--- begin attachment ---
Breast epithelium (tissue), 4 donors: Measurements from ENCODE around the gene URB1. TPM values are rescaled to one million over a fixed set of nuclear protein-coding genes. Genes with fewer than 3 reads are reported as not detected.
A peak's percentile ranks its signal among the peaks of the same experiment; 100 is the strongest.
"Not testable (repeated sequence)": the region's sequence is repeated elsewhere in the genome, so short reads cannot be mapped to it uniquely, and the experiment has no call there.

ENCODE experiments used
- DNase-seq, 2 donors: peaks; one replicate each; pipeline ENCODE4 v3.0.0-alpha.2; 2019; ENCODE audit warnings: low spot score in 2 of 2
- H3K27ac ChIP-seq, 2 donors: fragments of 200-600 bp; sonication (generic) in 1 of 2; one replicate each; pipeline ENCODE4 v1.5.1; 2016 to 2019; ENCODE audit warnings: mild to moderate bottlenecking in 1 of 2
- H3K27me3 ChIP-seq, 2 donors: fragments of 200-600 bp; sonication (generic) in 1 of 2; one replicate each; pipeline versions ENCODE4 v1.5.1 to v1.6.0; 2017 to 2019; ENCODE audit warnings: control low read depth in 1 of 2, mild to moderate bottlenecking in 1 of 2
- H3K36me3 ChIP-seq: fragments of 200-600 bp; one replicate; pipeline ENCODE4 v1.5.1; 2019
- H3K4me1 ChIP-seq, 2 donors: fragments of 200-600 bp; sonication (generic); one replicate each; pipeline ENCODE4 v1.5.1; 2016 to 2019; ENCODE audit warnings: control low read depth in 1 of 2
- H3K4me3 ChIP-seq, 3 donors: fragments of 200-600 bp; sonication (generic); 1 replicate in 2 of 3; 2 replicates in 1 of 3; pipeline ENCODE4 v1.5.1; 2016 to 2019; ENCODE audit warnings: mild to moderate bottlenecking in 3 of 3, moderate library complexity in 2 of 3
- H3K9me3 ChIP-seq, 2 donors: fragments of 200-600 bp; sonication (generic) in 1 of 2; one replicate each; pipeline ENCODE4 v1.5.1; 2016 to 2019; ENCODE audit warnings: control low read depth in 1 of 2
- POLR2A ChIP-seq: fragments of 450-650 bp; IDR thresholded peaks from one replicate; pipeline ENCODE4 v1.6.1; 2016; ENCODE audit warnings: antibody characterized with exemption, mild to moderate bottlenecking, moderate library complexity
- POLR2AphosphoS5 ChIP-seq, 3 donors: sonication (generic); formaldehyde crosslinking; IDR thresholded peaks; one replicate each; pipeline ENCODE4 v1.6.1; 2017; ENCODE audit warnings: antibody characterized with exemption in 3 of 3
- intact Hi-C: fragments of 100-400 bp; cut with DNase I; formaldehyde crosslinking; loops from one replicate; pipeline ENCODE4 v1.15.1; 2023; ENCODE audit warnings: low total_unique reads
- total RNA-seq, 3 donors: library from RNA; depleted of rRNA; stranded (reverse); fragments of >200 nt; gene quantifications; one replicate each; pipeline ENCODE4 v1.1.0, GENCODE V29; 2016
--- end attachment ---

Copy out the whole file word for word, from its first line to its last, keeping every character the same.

Breast epithelium (tissue), 4 donors: Measurements from ENCODE around the gene URB1. TPM values are rescaled to one million over a fixed set of nuclear protein-coding genes. Genes with fewer than 3 reads are reported as not detected.
A peak's percentile ranks its signal among the peaks of the same experiment; 100 is the strongest.
"Not testable (repeated sequence)": the region's sequence is repeated elsewhere in the genome, so short reads cannot be mapped to it uniquely, and the experiment has no call there.

ENCODE experiments used
- DNase-seq, 2 donors: peaks; one replicate each; pipeline ENCODE4 v3.0.0-alpha.2; 2019; ENCODE audit warnings: low spot score in 2 of 2
- H3K27ac ChIP-seq, 2 donors: fragments of 200-600 bp; sonication (generic) in 1 of 2; one replicate each; pipeline ENCODE4 v1.5.1; 2016 to 2019; ENCODE audit warnings: mild to moderate bottlenecking in 1 of 2
- H3K27me3 ChIP-seq, 2 donors: fragments of 200-600 bp; sonication (generic) in 1 of 2; one replicate each; pipeline versions ENCODE4 v1.5.1 to v1.6.0; 2017 to 2019; ENCODE audit warnings: control low read depth in 1 of 2, mild to moderate bottlenecking in 1 of 2
- H3K36me3 ChIP-seq: fragments of 200-600 bp; one replicate; pipeline ENCODE4 v1.5.1; 2019
- H3K4me1 ChIP-seq, 2 donors: fragments of 200-600 bp; sonication (generic); one replicate each; pipeline ENCODE4 v1.5.1; 2016 to 2019; ENCODE audit warnings: control low read depth in 1 of 2
- H3K4me3 ChIP-seq, 3 donors: fragments of 200-600 bp; sonication (generic); 1 replicate in 2 of 3; 2 replicates in 1 of 3; pipeline ENCODE4 v1.5.1; 2016 to 2019; ENCODE audit warnings: mild to moderate bottlenecking in 3 of 3, moderate library complexity in 2 of 3
- H3K9me3 ChIP-seq, 2 donors: fragments of 200-600 bp; sonication (generic) in 1 of 2; one replicate each; pipeline ENCODE4 v1.5.1; 2016 to 2019; ENCODE audit warnings: control low read depth in 1 of 2
- POLR2A ChIP-seq: fragments of 450-650 bp; IDR thresholded peaks from one replicate; pipeline ENCODE4 v1.6.1; 2016; ENCODE audit warnings: antibody characterized with exemption, mild to moderate bottlenecking, moderate library complexity
- POLR2AphosphoS5 ChIP-seq, 3 donors: sonication (generic); formaldehyde crosslinking; IDR thresholded peaks; one replicate each; pipeline ENCODE4 v1.6.1; 2017; ENCODE audit warnings: antibody characterized with exemption in 3 of 3
- intact Hi-C: fragments of 100-400 bp; cut with DNase I; formaldehyde crosslinking; loops from one replicate; pipeline ENCODE4 v1.15.1; 2023; ENCODE audit warnings: low total_unique reads
- total RNA-seq, 3 donors: library from RNA; depleted of rRNA; stranded (reverse); fragments of >200 nt; gene quantifications; one replicate each; pipeline ENCODE4 v1.1.0, GENCODE V29; 2016